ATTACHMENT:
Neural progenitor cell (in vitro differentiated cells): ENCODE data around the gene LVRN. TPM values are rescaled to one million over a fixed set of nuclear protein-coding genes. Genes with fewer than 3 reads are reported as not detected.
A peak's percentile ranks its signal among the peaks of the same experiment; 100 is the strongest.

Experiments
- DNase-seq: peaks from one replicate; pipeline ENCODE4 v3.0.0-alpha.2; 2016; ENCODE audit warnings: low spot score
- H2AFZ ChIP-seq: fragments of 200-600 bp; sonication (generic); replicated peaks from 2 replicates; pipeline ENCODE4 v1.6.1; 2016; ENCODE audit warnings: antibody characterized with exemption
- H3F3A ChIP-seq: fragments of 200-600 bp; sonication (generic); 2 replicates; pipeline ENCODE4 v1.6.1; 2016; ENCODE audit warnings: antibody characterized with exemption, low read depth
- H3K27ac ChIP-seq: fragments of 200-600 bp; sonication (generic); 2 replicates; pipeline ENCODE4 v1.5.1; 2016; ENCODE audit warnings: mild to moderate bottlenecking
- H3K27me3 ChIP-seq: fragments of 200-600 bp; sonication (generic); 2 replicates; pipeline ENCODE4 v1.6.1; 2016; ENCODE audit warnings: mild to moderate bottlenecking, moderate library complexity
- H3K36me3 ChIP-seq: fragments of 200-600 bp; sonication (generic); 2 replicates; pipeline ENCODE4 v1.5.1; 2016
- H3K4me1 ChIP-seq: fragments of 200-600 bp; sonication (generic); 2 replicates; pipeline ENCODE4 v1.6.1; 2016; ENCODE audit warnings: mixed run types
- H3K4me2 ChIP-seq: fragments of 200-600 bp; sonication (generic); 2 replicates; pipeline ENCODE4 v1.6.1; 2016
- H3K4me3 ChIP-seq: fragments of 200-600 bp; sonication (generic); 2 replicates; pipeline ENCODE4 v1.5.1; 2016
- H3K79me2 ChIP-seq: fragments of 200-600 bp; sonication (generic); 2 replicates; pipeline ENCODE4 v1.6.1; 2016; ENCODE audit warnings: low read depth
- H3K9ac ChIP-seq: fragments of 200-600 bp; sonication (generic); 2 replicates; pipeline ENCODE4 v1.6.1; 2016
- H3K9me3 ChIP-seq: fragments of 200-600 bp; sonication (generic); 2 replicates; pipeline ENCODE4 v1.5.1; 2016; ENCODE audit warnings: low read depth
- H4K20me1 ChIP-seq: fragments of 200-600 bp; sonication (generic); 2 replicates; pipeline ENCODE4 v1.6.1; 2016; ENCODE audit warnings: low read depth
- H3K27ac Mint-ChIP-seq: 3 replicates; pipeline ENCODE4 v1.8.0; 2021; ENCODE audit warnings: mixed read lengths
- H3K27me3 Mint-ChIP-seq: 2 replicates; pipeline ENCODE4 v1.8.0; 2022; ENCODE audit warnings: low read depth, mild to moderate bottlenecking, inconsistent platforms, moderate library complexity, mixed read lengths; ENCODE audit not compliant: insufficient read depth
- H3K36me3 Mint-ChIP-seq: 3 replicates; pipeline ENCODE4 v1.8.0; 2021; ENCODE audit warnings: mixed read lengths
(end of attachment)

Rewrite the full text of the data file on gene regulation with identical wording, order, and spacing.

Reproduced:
Neural progenitor cell (in vitro differentiated cells): ENCODE data around the gene LVRN. TPM values are rescaled to one million over a fixed set of nuclear protein-coding genes. Genes with fewer than 3 reads are reported as not detected.
A peak's percentile ranks its signal among the peaks of the same experiment; 100 is the strongest.

Experiments
- DNase-seq: peaks from one replicate; pipeline ENCODE4 v3.0.0-alpha.2; 2016; ENCODE audit warnings: low spot score
- H2AFZ ChIP-seq: fragments of 200-600 bp; sonication (generic); replicated peaks from 2 replicates; pipeline ENCODE4 v1.6.1; 2016; ENCODE audit warnings: antibody characterized with exemption
- H3F3A ChIP-seq: fragments of 200-600 bp; sonication (generic); 2 replicates; pipeline ENCODE4 v1.6.1; 2016; ENCODE audit warnings: antibody characterized with exemption, low read depth
- H3K27ac ChIP-seq: fragments of 200-600 bp; sonication (generic); 2 replicates; pipeline ENCODE4 v1.5.1; 2016; ENCODE audit warnings: mild to moderate bottlenecking
- H3K27me3 ChIP-seq: fragments of 200-600 bp; sonication (generic); 2 replicates; pipeline ENCODE4 v1.6.1; 2016; ENCODE audit warnings: mild to moderate bottlenecking, moderate library complexity
- H3K36me3 ChIP-seq: fragments of 200-600 bp; sonication (generic); 2 replicates; pipeline ENCODE4 v1.5.1; 2016
- H3K4me1 ChIP-seq: fragments of 200-600 bp; sonication (generic); 2 replicates; pipeline ENCODE4 v1.6.1; 2016; ENCODE audit warnings: mixed run types
- H3K4me2 ChIP-seq: fragments of 200-600 bp; sonication (generic); 2 replicates; pipeline ENCODE4 v1.6.1; 2016
- H3K4me3 ChIP-seq: fragments of 200-600 bp; sonication (generic); 2 replicates; pipeline ENCODE4 v1.5.1; 2016
- H3K79me2 ChIP-seq: fragments of 200-600 bp; sonication (generic); 2 replicates; pipeline ENCODE4 v1.6.1; 2016; ENCODE audit warnings: low read depth
- H3K9ac ChIP-seq: fragments of 200-600 bp; sonication (generic); 2 replicates; pipeline ENCODE4 v1.6.1; 2016
- H3K9me3 ChIP-seq: fragments of 200-600 bp; sonication (generic); 2 replicates; pipeline ENCODE4 v1.5.1; 2016; ENCODE audit warnings: low read depth
- H4K20me1 ChIP-seq: fragments of 200-600 bp; sonication (generic); 2 replicates; pipeline ENCODE4 v1.6.1; 2016; ENCODE audit warnings: low read depth
- H3K27ac Mint-ChIP-seq: 3 replicates; pipeline ENCODE4 v1.8.0; 2021; ENCODE audit warnings: mixed read lengths
- H3K27me3 Mint-ChIP-seq: 2 replicates; pipeline ENCODE4 v1.8.0; 2022; ENCODE audit warnings: low read depth, mild to moderate bottlenecking, inconsistent platforms, moderate library complexity, mixed read lengths; ENCODE audit not compliant: insufficient read depth
- H3K36me3 Mint-ChIP-seq: 3 replicates; pipeline ENCODE4 v1.8.0; 2021; ENCODE audit warnings: mixed read lengths